A new study from a private company found that Provo produces more carbon dioxide per household and has a larger carbon footprint than any other metropolitan area in the United States.
MagnifyMoney, a New York-based site that gives consumers financial advice and discusses economic news and trends, looked at the country’s 200 most populated metropolitan areas and measured the annual average metric tons of CO2 emitted per household.
Ogden is not far behind, with the average household emitting 10.16 metric tons of CO2 annually.
The western U.S. is heavily represented on the list of biggest per-household polluters, with Greeley, Colorado; McAllen, Texas; Yakima, Washington; Tyler, Texas; and Oxnard, California all shortly trailing Provo and Ogden.
The most densely populated metropolitan areas in the country tend to have the smallest average carbon footprints. The average households in New York City, NY and San Francisco, CA emit 5.38 metric tons and 7.12 metric tons of greenhouse gases per year, respectively. Los Angeles, California has the third lowest annual emission rate at 7.15 metric tons.
The number of cars per household and public transportation options likely plays a role in a city’s carbon footprint, the report says.
There are 2.1 cars in the average Provo household, according to the report, that travel approximately 25,000 miles a year. In New York City, there are an average 1.27 cars per household that travel 13,000 miles annually.
And while only 2% of Provo commuters use public transit, 31% of New York City commuters use public buses and trains.
Another factor is urban density. Only 37% percent of New York City households are single-family, detached homes, compared to 67% percent in Provo and 75% in Ogden.
In January 2016, the Environmental Protection Agency reported that Provo had the filthiest air in the nation at that point in time, noting that the city consistently ranks as a top-five worst air quality city.
As of Tuesday, airnow.gov, the site the EPA uses to track air quality, shows that Provo is at a 27 on the Air Quality Index, which is considered a “Good” and healthy score.
Utah officials have made efforts to reduce the state’s greenhouse gas emissions, such as encouraging energy companies to develop alternative, cleaner forms of energy. Earlier this month, Gov. Gary Herbert celebrated Utah’s 11th annual Alternative Fuels Awareness Month.
The MagnifyMoney analysis looked at 2017 data from the Center for Neighborhood Technology Housing and Transportation Index.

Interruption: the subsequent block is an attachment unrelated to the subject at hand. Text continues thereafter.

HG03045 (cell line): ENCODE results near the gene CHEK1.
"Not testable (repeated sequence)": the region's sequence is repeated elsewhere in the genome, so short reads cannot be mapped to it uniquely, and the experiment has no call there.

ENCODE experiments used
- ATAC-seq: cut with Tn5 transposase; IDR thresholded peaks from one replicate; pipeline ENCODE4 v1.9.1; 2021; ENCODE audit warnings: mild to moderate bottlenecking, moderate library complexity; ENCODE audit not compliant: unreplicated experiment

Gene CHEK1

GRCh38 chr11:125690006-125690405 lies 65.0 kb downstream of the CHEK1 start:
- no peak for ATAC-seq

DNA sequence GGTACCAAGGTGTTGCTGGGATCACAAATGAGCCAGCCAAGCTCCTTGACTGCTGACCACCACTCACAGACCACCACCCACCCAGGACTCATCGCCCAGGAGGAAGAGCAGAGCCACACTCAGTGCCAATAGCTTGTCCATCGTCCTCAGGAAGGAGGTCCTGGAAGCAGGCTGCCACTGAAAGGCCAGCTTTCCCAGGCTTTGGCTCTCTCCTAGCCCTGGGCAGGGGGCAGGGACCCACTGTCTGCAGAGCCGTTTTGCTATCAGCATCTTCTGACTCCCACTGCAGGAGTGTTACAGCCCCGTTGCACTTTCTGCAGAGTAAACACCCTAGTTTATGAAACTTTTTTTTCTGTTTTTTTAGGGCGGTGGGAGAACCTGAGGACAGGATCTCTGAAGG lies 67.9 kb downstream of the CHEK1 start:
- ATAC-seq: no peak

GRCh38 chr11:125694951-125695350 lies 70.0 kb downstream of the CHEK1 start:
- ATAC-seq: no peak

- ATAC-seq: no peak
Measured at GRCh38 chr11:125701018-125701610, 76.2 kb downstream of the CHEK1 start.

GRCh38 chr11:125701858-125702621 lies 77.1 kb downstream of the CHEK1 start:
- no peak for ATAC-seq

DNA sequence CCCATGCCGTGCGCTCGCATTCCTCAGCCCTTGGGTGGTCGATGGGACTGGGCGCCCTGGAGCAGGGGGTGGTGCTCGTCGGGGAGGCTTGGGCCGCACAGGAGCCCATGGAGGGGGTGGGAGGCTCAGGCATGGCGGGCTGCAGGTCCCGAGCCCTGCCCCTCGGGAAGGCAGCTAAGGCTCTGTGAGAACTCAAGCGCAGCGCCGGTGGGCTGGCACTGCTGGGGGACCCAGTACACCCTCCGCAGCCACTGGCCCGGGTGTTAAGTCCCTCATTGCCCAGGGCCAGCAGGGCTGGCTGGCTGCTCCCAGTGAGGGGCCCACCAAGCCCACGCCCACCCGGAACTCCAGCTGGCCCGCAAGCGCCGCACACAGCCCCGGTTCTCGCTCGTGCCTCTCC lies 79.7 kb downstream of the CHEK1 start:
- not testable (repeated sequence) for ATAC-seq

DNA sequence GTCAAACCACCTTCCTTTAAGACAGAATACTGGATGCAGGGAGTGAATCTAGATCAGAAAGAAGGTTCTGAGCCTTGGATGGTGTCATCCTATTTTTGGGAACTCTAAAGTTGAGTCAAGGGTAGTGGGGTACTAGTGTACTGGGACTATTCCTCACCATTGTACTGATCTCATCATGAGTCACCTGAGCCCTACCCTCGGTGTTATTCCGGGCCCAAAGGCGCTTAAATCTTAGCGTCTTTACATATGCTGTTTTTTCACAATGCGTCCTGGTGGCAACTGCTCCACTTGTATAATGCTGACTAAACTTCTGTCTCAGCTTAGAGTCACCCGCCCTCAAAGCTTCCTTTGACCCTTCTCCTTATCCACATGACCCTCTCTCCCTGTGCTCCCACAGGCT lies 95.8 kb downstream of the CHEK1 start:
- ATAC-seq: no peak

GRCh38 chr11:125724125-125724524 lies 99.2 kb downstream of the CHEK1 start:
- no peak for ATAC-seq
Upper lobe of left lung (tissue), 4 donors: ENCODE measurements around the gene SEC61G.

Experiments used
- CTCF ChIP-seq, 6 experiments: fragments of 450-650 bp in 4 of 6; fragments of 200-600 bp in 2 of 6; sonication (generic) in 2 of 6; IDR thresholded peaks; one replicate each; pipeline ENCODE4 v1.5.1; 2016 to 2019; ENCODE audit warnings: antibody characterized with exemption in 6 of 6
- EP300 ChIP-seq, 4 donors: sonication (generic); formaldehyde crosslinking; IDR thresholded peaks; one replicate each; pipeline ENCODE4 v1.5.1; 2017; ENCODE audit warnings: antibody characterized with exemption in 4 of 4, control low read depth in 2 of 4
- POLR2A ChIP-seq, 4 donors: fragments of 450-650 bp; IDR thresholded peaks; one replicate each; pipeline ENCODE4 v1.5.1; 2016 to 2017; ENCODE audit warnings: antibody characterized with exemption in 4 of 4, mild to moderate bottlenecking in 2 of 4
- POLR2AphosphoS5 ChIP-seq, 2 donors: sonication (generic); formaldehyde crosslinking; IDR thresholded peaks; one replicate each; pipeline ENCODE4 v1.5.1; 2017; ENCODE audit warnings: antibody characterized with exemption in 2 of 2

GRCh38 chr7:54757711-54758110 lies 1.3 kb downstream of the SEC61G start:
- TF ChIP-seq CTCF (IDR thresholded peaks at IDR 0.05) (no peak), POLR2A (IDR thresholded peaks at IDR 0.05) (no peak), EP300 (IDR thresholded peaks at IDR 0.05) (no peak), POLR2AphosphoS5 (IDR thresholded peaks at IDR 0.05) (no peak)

A Utah State Prison inmate who reportedly admitted to strangling his cellmate nearly two months ago was charged with murder on Friday.
James Afuakimoana Tamoua, 24, was charged in Salt Lake City 3rd District Court with murder, a first-degree felony, for the death of 38-year-old Reo Guy Watts.
According to charges, all inmates were accounted for and locked inside their cells at the Oquirrh block on the night of Sept. 21.
Around 10 p.m., prison officials responded to a cell for an emergency call and found Watts unresponsive on his bed. He was announced deceased at the scene after medical personnel arrived.
Tamoua had reportedly activated the emergency call and told the responding prison officer “I think I killed him” and “cuff me up,” charges state.
During interviews with investigators, Tamoua said he had been sitting at a table in the cell and Watts had been laying upwards on his bunk. He reportedly explained he had choked Watts, flipped him onto his stomach, put an arm around his neck and strangled him, charges state.
Officials did not report a possible motive for the fatal attack.
In February, Tamoua was convicted of federal charges for robbing a convenience store at gunpoint in 2017. He was sentenced to five years in prison for violating the Hobbs Act and sentenced to another five years in prison for the state charge of theft.
As his criminal cases were ongoing, Tamoua stabbed another inmate multiple times with a pencil at the Davis County Jail in October 2018, charges state.
He was convicted of attempted aggravated assault by prison, a third-degree felony, and sentenced up to five years in prison.
Tamoua also broke the fire sprinkler in his jail cell while at the Davis County Jail, according to charges.
Watts was serving time for failing to stop for police in 2017 and sentenced for up to five years in prison.
He “loved the mountains and spent as much time as he could enjoying the great outdoors,” his family members wrote in an obituary. He left behind two children and was buried at the Santaquin Cemetery.
The American Fork Police Department reported a pedestrian died in a hit-and-run crash on Monday night.
Around 8 p.m., officers and EMS personnel responded to 280 E. Main St. on reports that an individual had been struck by a car.
The person reportedly died of their injuries before emergency responders arrived, according to a press release from the department.
“Officers found the vehicle that hit the pedestrian did not remain on scene. This street is dark so it is possible the driver did not realize they hit a pedestrian,” police reported.
A nearby business provided investigators with surveillance video of the suspect vehicle: a white 2006-09 Dodge Ram with a cargo style shell and double doors on the rear.
Police stated the headlights near the driver’s side were likely damaged in the crash.
The driver of the vehicle has not been located as of Tuesday afternoon, officials reported.
“We are asking the driver to come forward and speak with us,” the press release stated. “We are also asking anyone who may have seen this accident or anyone who may have information about this accident to please contact the American Fork Police Department.”
A reward is also available for any information leading to an arrest and successful prosecution of the individual involved. The Police Department can be contacted at (801) 763-3020 or at Central Utah Dispatch at (801) 794-3970.